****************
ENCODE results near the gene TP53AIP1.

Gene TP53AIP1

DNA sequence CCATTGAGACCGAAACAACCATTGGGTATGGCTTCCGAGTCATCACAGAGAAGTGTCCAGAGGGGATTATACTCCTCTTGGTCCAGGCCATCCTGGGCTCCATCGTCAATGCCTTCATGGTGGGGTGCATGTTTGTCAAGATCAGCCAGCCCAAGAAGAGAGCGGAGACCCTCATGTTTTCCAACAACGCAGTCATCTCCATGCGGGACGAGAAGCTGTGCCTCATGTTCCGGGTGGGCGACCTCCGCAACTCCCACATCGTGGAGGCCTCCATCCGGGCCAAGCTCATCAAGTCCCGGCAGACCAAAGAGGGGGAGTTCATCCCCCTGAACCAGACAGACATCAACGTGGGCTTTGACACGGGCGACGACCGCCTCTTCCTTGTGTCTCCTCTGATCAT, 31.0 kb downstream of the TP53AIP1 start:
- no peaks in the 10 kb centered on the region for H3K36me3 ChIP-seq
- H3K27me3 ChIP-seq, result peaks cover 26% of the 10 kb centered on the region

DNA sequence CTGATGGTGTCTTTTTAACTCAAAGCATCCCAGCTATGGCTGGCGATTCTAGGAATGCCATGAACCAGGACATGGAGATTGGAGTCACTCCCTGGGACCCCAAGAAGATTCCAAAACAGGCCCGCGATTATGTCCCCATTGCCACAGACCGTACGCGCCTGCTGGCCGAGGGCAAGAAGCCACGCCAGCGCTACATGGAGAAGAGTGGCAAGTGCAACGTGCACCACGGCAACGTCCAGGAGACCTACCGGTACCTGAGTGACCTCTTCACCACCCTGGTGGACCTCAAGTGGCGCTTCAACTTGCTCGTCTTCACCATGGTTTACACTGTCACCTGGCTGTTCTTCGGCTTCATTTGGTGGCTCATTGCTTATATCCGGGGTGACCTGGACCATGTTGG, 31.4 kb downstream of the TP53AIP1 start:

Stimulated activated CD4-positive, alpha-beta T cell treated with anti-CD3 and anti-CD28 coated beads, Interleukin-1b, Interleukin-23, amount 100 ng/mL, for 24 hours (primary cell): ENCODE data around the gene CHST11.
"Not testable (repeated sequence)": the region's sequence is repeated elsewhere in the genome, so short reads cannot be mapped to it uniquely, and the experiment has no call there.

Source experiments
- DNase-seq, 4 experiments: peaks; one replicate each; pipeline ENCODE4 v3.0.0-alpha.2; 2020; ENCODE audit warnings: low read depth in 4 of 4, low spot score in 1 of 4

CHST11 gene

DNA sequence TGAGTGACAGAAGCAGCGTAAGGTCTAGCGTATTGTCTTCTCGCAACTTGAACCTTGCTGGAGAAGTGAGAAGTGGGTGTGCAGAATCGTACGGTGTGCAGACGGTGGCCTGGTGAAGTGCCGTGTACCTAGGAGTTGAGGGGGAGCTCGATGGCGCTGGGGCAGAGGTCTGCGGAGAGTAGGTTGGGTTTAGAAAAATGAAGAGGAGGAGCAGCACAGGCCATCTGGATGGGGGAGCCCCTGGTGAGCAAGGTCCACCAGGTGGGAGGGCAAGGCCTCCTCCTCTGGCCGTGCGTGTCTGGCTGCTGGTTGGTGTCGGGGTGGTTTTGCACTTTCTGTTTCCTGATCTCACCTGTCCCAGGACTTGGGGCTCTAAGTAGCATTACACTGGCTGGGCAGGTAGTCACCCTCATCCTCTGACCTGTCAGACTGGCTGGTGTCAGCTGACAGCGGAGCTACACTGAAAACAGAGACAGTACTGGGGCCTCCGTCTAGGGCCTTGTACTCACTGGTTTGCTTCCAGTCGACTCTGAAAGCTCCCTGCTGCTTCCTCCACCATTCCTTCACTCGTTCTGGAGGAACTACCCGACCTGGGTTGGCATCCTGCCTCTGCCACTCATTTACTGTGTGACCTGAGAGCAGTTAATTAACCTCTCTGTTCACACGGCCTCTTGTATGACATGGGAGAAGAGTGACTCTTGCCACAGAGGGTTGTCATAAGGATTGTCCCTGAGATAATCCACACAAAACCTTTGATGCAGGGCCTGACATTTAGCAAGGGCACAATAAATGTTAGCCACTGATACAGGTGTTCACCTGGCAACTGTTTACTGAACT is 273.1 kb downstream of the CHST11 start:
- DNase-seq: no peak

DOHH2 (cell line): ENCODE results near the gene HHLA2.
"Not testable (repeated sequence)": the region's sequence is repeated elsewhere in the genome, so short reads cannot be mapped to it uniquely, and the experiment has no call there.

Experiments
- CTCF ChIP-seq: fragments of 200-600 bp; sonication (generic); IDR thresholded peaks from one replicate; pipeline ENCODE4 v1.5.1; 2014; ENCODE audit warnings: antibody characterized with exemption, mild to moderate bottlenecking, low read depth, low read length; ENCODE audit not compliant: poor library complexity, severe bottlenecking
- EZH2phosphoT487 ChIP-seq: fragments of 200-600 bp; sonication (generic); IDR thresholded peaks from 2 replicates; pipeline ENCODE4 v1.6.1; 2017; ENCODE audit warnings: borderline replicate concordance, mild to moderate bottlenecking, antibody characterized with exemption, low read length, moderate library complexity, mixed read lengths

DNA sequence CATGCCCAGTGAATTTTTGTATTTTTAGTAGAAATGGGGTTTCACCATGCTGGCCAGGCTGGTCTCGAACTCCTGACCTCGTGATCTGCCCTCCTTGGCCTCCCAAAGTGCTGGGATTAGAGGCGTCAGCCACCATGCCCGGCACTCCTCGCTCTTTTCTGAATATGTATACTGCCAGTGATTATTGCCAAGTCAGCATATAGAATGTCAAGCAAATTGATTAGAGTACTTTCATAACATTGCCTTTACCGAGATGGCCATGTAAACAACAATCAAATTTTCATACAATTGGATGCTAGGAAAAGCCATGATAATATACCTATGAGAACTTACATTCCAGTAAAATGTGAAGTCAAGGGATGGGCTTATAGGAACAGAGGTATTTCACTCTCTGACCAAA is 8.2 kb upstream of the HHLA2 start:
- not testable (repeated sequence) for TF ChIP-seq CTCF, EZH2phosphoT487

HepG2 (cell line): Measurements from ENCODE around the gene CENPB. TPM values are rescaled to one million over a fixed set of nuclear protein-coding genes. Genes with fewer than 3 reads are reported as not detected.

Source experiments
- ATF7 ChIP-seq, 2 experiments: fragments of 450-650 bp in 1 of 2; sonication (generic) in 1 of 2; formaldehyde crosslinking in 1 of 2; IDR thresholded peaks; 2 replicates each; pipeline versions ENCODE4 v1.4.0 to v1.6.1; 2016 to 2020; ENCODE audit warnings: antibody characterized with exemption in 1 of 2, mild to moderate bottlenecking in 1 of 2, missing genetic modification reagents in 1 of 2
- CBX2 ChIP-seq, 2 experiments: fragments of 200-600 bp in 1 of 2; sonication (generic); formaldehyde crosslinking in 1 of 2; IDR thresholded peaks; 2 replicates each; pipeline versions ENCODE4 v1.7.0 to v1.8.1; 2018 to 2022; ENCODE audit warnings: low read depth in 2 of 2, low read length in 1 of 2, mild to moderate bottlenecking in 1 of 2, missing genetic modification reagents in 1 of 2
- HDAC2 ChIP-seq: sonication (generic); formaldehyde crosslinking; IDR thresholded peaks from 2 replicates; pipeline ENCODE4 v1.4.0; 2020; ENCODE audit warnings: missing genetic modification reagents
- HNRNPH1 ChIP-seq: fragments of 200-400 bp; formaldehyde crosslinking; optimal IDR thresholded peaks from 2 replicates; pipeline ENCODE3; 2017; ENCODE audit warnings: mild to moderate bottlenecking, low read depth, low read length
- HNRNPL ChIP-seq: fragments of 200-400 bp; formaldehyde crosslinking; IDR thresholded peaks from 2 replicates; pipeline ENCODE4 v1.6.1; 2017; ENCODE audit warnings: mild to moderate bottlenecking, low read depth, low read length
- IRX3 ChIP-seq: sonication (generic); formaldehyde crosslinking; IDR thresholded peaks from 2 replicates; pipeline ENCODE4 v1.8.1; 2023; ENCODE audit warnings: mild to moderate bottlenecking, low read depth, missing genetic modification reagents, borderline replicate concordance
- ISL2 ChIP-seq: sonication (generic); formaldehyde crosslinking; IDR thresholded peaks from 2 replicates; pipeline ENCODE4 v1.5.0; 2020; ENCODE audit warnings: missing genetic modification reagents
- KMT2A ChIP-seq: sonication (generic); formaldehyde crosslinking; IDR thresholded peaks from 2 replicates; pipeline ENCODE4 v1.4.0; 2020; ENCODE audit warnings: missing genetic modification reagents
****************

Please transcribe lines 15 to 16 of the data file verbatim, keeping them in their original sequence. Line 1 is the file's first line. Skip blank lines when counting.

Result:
"Not testable (repeated sequence)": the region's sequence is repeated elsewhere in the genome, so short reads cannot be mapped to it uniquely, and the experiment has no call there.

Experiments